|Land Pollution |
By Rita Putatunda
January 1, 2008
Land pollution is basically about the contamination of the land surface and soil
of the Earth. Read more about it here. Land pollution basically is about
contaminating the land surface of the Earth through dumping urban waste matter
indiscriminately, dumping of industrial waste, mineral exploitation, and
misusing the soil by harmful agricultural practices. Land pollution includes
visible litter and waste along with the soil itself being polluted. The soil
gets polluted by the chemicals in pesticides and herbicides used for
agricultural purposes along with waste matter being littered in urban areas such
as roads, parks, and streets.
Land Pollution Comprises Of: Solid Waste and Soil Pollution
Solid Waste: Semisolid or solid matter that are created by human or animal
activities, and which are disposed because they are hazardous or useless are
known as solid waste. Most of the solid wastes, like paper, plastic containers,
bottles, cans, and even used cars and electronic goods are not biodegradable,
which means they do not get broken down through inorganic or organic processes.
Thus, when they accumulate they pose a health threat to people, plus, decaying
wastes also attract household pests and result in urban areas becoming
unhealthy, dirty, and unsightly places to reside in. Moreover, it also causes
damage to terrestrial organisms, while also reducing the uses of the land for
other, more useful purposes.
Some of the sources of solid waste that cause land pollution are:
Wastes from Agriculture: This comprises of waste matter produced by crop, animal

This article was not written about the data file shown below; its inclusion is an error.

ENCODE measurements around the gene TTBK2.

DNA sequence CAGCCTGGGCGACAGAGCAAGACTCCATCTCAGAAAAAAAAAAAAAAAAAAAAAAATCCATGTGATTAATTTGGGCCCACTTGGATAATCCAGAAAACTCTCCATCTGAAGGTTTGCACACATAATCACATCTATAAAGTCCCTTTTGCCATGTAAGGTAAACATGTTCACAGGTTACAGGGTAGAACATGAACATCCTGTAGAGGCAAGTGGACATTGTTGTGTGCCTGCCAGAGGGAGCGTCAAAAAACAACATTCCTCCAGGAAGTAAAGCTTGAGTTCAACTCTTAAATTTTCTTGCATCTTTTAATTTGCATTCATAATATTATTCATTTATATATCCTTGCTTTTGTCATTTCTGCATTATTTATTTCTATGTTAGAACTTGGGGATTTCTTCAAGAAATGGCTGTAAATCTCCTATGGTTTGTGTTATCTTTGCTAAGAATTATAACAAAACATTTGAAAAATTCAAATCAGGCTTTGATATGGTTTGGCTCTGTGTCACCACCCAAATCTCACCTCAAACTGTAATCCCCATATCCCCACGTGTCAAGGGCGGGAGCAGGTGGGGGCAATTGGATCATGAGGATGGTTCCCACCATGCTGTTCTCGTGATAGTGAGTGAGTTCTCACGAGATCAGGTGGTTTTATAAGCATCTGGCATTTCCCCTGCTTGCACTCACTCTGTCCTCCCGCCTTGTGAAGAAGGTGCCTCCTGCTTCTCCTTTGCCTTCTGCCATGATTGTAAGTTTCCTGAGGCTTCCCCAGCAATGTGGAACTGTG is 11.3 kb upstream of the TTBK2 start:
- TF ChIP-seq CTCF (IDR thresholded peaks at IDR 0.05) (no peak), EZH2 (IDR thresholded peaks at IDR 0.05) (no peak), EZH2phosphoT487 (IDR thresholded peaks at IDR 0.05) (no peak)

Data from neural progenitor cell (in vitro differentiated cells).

manure, and farm residues.
Wastes from Mining: Piles of coal refuse and heaps of slag.
Wastes from Industries: Industrial waste matter that can cause land pollution
can include paints, chemicals, and so on.
Solids from Sewage Treatment: Wastes that are left over after sewage has been
treated, biomass sludge, and settled solids.
Ashes: The residual matter that remains after solid fuels are burned.
Garbage: This comprises of waste matter from food that are decomposable and
other waste matter that are not decomposable such as glass, metal, cloth,
plastic, wood, paper, and so on.
Soil Pollution: Soil pollution is chiefly caused by chemicals in pesticides,
such as poisons that are used to kill agricultural pests like insects and
herbicides that are used to get rid of weeds. Hence, soil pollution results from:
Unhealthy methods of soil management.
Harmful practices of irrigation methods.
Land pollution is caused by farms because they allow manure to collect, which
leaches into the nearby land areas. Chemicals that are used for purposes like
sheep dipping also cause serious land pollution as do diesel oil spillages.
What are the Consequences of Land Pollution?
Land pollution can affect wildlife, plants, and humans in a number of ways, such as:
Cause problems in the respiratory system
Cause problems on the skin
Lead to birth defects
Cause various kinds of cancers
The toxic materials that pollute the soil can get into the human body directly by:
Coming into contact with the skin
Being washed into water sources like reservoirs and rivers
Eating fruits and vegetables that have been grown in polluted soil
Breathing in polluted dust or particles
How can Land Pollution be Prevented?
People should be educated and made aware about the harmful effects of littering
Items used for domestic purposes ought to be reused or recycled
Personal litter should be disposed properly
Organic waste matter should be disposed in areas that are far away from residential places
Inorganic matter such as paper, plastic, glass and metals should be reclaimed and then recycled